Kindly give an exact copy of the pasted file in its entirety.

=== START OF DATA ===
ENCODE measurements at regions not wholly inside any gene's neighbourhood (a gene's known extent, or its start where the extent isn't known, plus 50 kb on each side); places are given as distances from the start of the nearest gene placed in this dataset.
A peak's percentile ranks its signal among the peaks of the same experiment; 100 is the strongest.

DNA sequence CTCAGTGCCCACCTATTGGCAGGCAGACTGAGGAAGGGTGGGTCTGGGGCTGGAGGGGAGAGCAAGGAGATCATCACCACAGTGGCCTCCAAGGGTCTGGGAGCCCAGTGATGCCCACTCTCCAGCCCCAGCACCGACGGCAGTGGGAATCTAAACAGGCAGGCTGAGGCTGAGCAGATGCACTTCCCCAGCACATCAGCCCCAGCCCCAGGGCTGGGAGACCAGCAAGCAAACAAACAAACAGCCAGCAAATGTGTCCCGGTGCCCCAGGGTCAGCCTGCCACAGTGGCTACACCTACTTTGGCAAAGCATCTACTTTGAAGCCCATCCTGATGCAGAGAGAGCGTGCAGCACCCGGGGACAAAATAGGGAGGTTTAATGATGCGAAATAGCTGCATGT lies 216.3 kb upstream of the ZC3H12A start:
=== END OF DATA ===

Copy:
ENCODE measurements at regions not wholly inside any gene's neighbourhood (a gene's known extent, or its start where the extent isn't known, plus 50 kb on each side); places are given as distances from the start of the nearest gene placed in this dataset.
A peak's percentile ranks its signal among the peaks of the same experiment; 100 is the strongest.

DNA sequence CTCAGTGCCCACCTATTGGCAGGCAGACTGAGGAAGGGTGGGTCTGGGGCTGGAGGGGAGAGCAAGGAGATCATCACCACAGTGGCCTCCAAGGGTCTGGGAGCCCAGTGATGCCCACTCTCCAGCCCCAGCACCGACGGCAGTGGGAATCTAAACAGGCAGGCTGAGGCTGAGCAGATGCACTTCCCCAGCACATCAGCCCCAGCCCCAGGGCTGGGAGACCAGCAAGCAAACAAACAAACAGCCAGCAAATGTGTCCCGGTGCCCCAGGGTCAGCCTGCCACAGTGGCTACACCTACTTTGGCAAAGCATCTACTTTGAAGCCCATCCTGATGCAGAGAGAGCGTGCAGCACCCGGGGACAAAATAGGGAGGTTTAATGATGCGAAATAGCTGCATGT lies 216.3 kb upstream of the ZC3H12A start: